“Invisible” Something Else!!!! (Contemporary, 1958) On Something Else!!!!, Ornette’s first album, you can hear a lot of classic bebop references. It sounds a bit like a first step, the beginning of a transition. In hindsight we know where Ornette’s going with his music. But at this point in history the other musicians are very firmly routed in American Songbook forms, which, in a way, is at odds with Ornette’s more folk-and-blues-oriented music. To my ears, Ornette is referencing a more traditional—maybe even primal—approach to music that the modern musicians of the day weren’t hip to yet (or had forgotten).
“The Alchemy of Scott LaFaro” The Art of the Improvisers (Atlantic, 1961) For me, the session that produced this cut as well as the album Ornette! and part of Twins is all about Scott LaFaro (bass) and Ed Blackwell. LaFaro brought a totally different energy to Ornette’s music when he temporarily replaced Charlie Haden. This is truly “out” music, which means it’s atonal. The focus is timbre and energy. The forms are very simple, rough and loose, and sometimes difficult to discern. This is not lyrical music, not folk music as I think of it. There’s a great conversation happening—it’s just not about the weather or sports.
“Feet Music” In All Languages (Caravan of Dreams, 1987) “Feet Music” is one of my favorite Ornette tunes. It’s a funky boogaloo with lots of blues elements. One of the things that I’ve always loved about Ornette’s music is the way he can break a groove for a few bars at a time, then resume it and make it sound alright. That kind of thing is more common in folk and blues music but almost never happens in bebop-era tunes. It’s another example of how his music is so tied to the cadences of the human voice, both in song and in spoken language. This has been a huge influence on my music.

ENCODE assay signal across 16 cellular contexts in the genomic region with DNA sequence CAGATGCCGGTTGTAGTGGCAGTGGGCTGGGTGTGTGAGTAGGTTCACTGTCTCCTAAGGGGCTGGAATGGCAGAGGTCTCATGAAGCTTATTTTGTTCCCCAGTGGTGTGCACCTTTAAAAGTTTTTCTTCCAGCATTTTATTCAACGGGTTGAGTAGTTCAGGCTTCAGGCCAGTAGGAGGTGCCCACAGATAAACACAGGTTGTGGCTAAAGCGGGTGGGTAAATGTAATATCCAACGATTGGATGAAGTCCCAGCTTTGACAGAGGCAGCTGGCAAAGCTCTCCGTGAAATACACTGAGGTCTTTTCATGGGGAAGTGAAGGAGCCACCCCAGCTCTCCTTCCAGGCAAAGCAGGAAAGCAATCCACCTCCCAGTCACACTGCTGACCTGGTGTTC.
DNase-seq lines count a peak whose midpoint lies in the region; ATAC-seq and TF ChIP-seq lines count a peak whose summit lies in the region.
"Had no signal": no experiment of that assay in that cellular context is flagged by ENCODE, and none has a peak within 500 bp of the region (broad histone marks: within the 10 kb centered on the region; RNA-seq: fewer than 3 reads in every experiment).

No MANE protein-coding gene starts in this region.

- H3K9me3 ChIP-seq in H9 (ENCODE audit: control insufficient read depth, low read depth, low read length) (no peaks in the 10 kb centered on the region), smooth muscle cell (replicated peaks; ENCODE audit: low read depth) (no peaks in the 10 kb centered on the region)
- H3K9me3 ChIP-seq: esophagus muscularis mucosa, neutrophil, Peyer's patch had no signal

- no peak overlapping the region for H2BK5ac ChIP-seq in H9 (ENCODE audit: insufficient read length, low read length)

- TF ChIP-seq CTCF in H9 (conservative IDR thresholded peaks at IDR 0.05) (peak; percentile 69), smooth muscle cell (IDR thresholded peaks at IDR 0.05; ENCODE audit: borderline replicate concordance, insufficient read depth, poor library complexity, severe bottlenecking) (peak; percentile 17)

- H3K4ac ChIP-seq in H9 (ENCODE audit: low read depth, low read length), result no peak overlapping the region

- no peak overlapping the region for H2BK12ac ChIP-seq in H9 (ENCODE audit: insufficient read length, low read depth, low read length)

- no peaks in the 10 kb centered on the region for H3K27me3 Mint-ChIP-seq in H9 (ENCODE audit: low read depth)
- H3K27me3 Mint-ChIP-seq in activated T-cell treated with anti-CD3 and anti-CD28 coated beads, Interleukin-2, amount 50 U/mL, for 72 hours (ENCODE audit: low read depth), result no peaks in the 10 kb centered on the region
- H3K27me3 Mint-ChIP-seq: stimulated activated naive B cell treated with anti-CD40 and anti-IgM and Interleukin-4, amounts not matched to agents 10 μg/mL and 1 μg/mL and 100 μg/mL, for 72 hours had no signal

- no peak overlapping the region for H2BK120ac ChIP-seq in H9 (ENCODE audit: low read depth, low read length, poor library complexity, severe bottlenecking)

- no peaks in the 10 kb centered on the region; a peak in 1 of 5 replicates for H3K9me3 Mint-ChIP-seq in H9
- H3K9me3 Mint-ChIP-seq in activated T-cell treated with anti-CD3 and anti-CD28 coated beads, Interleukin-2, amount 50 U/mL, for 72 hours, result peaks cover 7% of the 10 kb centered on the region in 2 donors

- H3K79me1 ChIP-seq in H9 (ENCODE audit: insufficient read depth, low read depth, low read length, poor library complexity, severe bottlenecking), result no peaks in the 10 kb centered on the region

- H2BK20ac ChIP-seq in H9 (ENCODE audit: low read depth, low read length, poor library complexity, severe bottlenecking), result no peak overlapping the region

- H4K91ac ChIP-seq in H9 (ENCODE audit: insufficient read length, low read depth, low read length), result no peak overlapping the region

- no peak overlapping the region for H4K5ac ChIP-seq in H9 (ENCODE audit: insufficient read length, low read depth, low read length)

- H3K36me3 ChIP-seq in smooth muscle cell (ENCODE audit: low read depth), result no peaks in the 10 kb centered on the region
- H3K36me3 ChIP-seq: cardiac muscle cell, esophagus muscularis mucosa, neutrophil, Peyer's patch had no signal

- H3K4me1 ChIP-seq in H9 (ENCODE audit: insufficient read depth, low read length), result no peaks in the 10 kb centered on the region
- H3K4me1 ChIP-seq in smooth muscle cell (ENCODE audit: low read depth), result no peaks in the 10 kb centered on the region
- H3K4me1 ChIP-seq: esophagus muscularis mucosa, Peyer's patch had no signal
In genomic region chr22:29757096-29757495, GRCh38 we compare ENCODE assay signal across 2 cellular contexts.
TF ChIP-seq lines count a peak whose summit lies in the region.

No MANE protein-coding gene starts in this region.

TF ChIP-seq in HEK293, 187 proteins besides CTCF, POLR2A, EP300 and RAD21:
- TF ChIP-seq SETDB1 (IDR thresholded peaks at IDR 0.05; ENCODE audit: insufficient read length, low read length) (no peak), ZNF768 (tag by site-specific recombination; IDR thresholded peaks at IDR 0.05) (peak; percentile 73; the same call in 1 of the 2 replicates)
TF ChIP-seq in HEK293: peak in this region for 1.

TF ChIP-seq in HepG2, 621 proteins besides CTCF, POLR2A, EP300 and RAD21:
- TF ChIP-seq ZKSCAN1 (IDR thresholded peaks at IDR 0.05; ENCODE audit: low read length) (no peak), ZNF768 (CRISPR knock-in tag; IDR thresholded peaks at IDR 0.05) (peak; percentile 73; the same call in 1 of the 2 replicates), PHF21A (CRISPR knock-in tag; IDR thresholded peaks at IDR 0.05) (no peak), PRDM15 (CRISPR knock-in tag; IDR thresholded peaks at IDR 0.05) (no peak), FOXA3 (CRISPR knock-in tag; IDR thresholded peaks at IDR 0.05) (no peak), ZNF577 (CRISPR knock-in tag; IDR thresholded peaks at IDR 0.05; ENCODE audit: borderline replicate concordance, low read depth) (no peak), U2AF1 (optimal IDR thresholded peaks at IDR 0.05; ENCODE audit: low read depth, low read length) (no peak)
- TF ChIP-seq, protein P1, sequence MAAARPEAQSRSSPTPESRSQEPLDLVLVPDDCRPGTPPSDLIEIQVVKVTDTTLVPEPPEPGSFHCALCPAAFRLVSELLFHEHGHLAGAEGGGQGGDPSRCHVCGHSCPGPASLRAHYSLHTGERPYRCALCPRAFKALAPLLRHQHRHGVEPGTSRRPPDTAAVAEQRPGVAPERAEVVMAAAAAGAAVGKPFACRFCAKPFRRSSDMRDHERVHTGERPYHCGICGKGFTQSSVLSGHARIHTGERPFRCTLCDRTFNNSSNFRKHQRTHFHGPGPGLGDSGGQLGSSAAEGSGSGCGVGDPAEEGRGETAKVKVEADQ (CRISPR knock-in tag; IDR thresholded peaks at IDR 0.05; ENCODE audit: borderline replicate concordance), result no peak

“Tears Inside” Tomorrow Is the Question (Atlantic, 1959) Another great blues, filled with interesting momentary trips into unrelated keys and a hint of bop phrasing, “Tears Inside” is always fun to play.
“Rejoicing” Tomorrow Is the Question (Atlantic ,1959) Parts of this tune remind me of Charlie Parker’s “Relaxin’ at Camarillo.” It’s rooted in bop phrasing and harmonic structure but with a few odd measures and other twists and turns that knock it off-center. What makes this so quintessentially Ornette is the way he solos. It’s a slippery statement that, once again, sounds like a vocalization to my ears.
“Blues Connotation” This Is Our Music (Atlantic, 1961) “Blues Connotation” is one of his most enduring and covered tunes and the first one I ever learned to play. Ornette’s saxophone playing and his approach to composition are completely intertwined. It’s not easy to play his tunes without hearing his voice on the saxophone in your mind. Like Bird, his pre-conceived melodies seem to be extensions of his improvisation—part of one sound, integrated and whole. He’s a complete artist and one of my biggest inspirations.